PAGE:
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Students on the Autism Spectrum

Autism spectrum disorders and related developmental disabilities are lifelong neurodevelopmental disorders that are characterized by impairments in verbal and/or nonverbal communication. Asperger Syndrome is a condition that is considered to be on the high end of the autism spectrum. Increasing numbers of students with Aspergers Syndrome are entering college. Many have strong academic skills and may have just a few characteristics of the condition. Some of the symptoms of Asperger Syndrome might make it appear as if a student is being rude or is uninterested in your class. The student may in fact be highly engaged, but due to difficulties in social communication, his or her behavior might come across as unusual.

Not all students are comfortable sharing that they have been diagnosed with an Autism Spectrum disorder. If the student has registered with the Student Disability Service and has given us permission to share details, we will contact you so that you and the student can work together to explore accommodations that will be helpful without altering fundamental course requirements. We are happy to consult at any time if you have any questions.

Common Characteristics of Asperger Syndrome

  • Above average to superior intellect.
  • May have a strong narrow interest in a particular subject area.
  • Difficulty making and maintaining eye contact.
  • Difficulties interpreting others' body language, intentions and facial expressions.
  • Difficulties understanding the motives and perceptions of others. May not understand social rules.
  • Literal and concrete thinking. May have difficulties with abstraction and understanding nuance, metaphors and sarcasm.
  • Lacks voice intonation. May appear to be talking "at you" rather than "with you."
  • Difficulties with transitions and changes in schedule. Some students have difficulty regulating their emotions, especially when surprised by sudden changes in routine or unexpected news.
  • Some students may be unaware if they are monopolizing a group discussion. Some may be tangential in answering questions.
  • Difficulty with seeing the big picture. May perseverate on details.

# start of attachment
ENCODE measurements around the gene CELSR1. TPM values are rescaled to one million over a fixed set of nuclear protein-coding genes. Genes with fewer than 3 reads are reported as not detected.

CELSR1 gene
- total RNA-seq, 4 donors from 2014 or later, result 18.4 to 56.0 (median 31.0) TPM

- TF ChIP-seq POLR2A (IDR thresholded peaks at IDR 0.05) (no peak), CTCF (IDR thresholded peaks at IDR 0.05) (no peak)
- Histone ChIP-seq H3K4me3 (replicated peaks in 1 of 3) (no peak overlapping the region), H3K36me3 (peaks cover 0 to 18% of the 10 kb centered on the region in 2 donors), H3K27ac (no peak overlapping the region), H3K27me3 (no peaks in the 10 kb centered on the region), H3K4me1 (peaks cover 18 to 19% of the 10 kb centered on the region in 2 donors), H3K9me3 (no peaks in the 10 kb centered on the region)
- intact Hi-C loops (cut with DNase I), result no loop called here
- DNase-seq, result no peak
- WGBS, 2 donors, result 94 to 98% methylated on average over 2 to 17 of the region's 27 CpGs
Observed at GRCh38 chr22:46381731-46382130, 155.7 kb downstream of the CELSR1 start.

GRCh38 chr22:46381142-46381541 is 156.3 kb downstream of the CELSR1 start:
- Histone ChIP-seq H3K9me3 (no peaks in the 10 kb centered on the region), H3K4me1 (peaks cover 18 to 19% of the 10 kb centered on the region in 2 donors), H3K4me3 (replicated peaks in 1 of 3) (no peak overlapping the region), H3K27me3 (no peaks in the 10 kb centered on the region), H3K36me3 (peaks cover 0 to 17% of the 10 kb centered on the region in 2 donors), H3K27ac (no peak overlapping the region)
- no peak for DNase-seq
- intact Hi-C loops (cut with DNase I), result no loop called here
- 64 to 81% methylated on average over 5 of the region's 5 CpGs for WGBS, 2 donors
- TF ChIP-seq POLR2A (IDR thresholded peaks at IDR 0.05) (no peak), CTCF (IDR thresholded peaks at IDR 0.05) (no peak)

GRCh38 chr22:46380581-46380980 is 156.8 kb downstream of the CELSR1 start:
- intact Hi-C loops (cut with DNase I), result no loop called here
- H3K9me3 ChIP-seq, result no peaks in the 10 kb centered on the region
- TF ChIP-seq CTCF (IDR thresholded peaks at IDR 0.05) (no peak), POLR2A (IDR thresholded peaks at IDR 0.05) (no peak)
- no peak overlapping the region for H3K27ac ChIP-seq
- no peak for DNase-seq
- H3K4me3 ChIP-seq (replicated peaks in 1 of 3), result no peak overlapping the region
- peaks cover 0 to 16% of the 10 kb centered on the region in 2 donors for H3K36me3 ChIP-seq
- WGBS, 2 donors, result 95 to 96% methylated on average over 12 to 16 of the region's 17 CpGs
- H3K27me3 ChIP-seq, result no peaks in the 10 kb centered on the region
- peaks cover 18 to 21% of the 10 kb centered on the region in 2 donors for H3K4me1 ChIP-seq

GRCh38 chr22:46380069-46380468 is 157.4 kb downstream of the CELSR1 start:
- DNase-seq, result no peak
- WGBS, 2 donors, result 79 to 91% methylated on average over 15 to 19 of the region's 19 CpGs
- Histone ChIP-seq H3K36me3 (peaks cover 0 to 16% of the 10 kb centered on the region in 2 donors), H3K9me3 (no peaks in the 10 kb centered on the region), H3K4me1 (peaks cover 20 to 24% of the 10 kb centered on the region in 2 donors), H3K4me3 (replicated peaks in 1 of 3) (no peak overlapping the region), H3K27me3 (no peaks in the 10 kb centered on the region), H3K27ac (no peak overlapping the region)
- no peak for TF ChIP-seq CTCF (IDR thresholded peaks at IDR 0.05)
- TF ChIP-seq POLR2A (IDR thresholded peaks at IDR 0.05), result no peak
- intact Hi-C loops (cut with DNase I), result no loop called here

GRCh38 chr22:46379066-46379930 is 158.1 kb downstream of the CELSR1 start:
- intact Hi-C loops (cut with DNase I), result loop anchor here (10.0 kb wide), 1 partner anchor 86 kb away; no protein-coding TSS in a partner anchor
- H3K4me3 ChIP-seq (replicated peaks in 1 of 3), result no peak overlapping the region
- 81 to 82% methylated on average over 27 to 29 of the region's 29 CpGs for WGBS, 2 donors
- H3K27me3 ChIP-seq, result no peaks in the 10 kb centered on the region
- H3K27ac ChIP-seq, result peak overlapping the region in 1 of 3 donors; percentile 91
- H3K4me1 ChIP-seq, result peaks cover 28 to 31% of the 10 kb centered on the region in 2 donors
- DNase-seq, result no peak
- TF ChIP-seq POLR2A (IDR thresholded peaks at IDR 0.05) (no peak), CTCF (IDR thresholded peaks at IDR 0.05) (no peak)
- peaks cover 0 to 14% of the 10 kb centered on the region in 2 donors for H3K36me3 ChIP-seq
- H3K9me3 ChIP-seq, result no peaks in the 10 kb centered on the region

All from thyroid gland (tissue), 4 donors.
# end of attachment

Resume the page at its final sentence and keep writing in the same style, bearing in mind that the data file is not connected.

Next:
• Motor clumsiness, unusual body movements and/or repetitive, self-soothing behavior.
  • May be sensitive to light, noise and touch.
  • May have problems with organization, e.g., planning, executing and completing tasks.

Adapted from Students with Asperger Sydrome: A Guide for College Personnel.  By Lorraine E. Wolf, Ph,D., Jane Thierfeld Brown, Ed.D., and G. Ruth Kukiela Bork, M.Ed.  Shawnee Mission: Autism Asperger Publishing Company, 2009.

Common Types of Accommodations

  • Breaks during class, especially for movement.
  • Extended time testing; distraction reduced testing room. May need to type in-class assignments rather than handwrite.
  • Use clear, concrete directives if a student inadvertently invades your space or begins to monopolize a group discussion with questions or comments. Don't be afraid of offending a student. The more clear and concrete you can be about class rules, the better.
  • List all course requirements in writing, including assignment due dates and test dates. Avoid vague instructions. Provide advance written notice of any changes.
  • If you use idioms, double meaning or sarcasm, review what you mean in concrete terms.
  • Should a student become upset by an unexpected change, provide the student with a simple directive (e.g., "Please take a five minute break and go have a seat quietly in the hallway.") Sometimes the emotional reactions of students with Asperger Syndrome might appear to be overly reactive to a given situation. Some students have difficulty regulating and filtering their responses to unforeseen situations. Try not to become alarmed and overreact. A student may be ashamed if he or she has been unable to control his or her reactions. You can help to neutralize the situation by maintaining an attitude of acceptance and nonjudgment while giving the student a calm, clear directive to help him or her regroup (e.g., "Take a minute and go get a drink of water").

Student Disclosure

If a student identifies to you as having a disability and expresses a need for accommodations, please ask whether the student has also registered with the Student Disability Service so that we can draft formal accommodations letters. We recommend that you schedule an individual meeting with the student so that the two of you can identify accommodations that will enable the student to access the course material without altering fundamental course requirements. We have found that even when multiple students have the same disability, each student often benefits from different strategies for accessing the material.

Privacy Note

Swarthmore College respects the privacy of its students.  The Family Educational Rights and Privacy Act governs all student record information.

Additional Resources

College Autism Spectrum website
Online Asperger Syndrome Information and Support Center


Swarthmore College respects the privacy of its students.  The Family Educational Rights and Privacy Act (FERPA) governs all student record information.